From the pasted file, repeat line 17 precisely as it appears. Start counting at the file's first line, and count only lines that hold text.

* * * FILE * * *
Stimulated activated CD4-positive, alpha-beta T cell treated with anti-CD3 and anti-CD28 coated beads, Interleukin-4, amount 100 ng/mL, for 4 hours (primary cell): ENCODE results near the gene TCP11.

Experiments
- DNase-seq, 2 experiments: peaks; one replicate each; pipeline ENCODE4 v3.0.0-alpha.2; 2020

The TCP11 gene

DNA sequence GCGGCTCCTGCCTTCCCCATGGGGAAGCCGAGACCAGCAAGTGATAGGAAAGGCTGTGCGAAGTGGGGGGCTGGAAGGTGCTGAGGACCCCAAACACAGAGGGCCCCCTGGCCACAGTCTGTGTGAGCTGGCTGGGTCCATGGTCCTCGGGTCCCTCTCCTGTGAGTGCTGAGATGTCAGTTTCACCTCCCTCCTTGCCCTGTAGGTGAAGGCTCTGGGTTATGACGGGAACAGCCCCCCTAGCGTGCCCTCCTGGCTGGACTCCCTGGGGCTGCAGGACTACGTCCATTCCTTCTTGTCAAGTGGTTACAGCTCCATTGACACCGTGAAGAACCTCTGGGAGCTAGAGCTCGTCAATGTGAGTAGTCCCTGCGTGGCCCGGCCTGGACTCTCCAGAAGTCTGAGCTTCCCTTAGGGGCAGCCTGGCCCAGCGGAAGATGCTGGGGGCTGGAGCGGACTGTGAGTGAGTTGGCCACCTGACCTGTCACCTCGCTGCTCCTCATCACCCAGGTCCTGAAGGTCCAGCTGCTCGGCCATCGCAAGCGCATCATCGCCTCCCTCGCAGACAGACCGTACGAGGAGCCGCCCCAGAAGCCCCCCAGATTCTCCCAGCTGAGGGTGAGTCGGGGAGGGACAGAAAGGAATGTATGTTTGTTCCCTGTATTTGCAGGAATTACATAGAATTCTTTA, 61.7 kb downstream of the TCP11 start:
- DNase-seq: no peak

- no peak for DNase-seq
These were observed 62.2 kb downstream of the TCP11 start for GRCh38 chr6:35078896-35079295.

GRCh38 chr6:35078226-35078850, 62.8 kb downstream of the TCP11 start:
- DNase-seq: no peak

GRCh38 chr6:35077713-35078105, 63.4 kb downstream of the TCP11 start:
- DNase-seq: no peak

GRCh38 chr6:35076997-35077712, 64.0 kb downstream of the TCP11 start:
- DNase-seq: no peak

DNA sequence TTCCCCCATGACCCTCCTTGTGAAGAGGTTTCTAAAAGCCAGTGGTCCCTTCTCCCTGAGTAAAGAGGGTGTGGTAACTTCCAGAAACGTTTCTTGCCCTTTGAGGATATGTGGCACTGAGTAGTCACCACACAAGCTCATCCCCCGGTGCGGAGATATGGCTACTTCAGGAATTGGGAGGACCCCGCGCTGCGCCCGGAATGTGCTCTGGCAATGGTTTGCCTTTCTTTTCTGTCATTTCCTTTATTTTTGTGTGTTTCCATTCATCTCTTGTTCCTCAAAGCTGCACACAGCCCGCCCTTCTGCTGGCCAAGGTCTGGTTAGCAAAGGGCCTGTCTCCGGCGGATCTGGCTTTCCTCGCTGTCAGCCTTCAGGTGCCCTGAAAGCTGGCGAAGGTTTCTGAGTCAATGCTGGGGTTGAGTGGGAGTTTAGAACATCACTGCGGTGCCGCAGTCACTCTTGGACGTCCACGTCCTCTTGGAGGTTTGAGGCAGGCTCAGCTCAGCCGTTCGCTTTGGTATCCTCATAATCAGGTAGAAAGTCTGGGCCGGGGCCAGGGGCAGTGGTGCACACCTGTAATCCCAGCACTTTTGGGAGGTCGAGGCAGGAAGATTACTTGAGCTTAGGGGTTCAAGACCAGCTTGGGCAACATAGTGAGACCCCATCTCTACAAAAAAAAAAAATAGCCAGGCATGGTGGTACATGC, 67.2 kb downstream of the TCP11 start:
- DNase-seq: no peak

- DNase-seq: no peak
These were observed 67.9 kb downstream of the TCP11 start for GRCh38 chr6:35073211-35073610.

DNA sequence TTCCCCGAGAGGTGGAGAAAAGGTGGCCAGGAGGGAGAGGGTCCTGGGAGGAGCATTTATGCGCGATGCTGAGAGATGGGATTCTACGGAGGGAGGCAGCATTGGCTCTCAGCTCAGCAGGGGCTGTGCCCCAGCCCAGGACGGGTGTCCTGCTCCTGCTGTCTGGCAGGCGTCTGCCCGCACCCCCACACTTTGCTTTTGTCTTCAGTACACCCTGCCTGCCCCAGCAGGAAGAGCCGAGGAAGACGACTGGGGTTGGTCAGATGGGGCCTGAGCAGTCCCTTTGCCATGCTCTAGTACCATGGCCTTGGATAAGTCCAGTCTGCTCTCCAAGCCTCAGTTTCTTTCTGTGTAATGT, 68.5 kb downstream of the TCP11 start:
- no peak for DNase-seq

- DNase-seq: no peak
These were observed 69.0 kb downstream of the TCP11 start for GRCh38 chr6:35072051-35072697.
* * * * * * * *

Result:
- DNase-seq: no peak